No Magic

Every so often I look at my phone and imagine how a younger version of me would react upon seeing it. There was a time not too long ago when the technology that so many of us take for granted today would have been seen as pure magic or, depending on the ideologies of the beholder, sheer witchcraft. The honeymoon phase for modern tech seems to have worn off somewhere around 2012 when a large percentage of the population started carrying smartphones. This was when the geeks who used to get laughed at for using a Palm handheld were once again in demand to answer questions from people who had just recently become accustomed to using a mouse to navigate and needed assistance to transition to a touch interface. While I am not typically keen on being the geek that people turn to, I do miss the feelings of wonder and appreciation I would have when encountering a new piece of technology for the first time. The magic that was once part of the essence of cutting-edge technology has gone away.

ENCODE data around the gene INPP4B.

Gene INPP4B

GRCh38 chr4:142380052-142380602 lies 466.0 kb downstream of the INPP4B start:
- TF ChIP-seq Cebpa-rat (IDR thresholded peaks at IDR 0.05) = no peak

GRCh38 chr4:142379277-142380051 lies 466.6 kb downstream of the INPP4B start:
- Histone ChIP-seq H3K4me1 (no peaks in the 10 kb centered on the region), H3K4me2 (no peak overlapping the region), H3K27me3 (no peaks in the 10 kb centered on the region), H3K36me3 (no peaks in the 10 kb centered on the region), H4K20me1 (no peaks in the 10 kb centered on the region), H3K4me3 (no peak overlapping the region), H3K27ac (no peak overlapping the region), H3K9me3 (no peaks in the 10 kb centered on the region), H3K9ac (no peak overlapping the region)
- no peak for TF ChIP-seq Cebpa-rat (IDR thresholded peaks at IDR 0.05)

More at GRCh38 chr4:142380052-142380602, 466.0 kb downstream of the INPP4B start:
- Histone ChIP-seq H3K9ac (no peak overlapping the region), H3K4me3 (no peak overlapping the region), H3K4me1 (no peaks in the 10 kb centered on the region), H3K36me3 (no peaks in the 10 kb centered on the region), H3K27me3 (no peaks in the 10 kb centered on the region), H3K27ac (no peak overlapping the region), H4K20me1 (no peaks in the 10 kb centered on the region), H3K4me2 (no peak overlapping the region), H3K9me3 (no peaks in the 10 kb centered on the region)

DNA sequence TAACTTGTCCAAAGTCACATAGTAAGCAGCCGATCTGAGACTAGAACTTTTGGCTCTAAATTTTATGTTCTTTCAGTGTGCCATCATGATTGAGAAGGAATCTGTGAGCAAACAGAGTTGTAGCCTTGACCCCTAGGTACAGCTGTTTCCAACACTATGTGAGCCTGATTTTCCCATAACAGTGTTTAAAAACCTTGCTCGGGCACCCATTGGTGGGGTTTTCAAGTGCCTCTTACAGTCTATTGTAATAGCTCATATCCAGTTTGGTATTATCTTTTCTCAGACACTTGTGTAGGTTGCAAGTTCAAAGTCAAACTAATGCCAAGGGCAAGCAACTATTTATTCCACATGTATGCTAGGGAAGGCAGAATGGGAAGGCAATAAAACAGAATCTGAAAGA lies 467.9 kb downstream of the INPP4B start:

A lack of magic does not make a device any less useful, but I do wonder if it makes a product less desirable. New computers, upgrades, components, devices, and peripherals were all I could think about when USB 1.1 was all the rage and people were excitedly talking about USB 2.0 and the new era of plug-and-play it would usher in. As it stands, I can have hardware literally fail on me and it will be repaired or otherwise returned to a functioning condition and used until the next failure. Sure, a newer item might be nice, but is it necessary? Not without a little infusion of magic it isn't.

Is this more a consequence of growing old? Is this the result of seeing hardware and software iterated upon a thousand times? Or are modern devices simply less magical feeling than the ones we could only dream to afford a couple of decades ago? My disinterest is likely the result of all three.

Yet every so often I imagine how a younger version of me would react to hold a modern phone, or use a modern notebook. What sort of challenges would be tackled? How quickly would I push up against the envelope of their capabilities? While there's little chance of travelling back in time to hand-deliver modern technology to a younger self, it's sometimes fun to play through a scenario in the mind.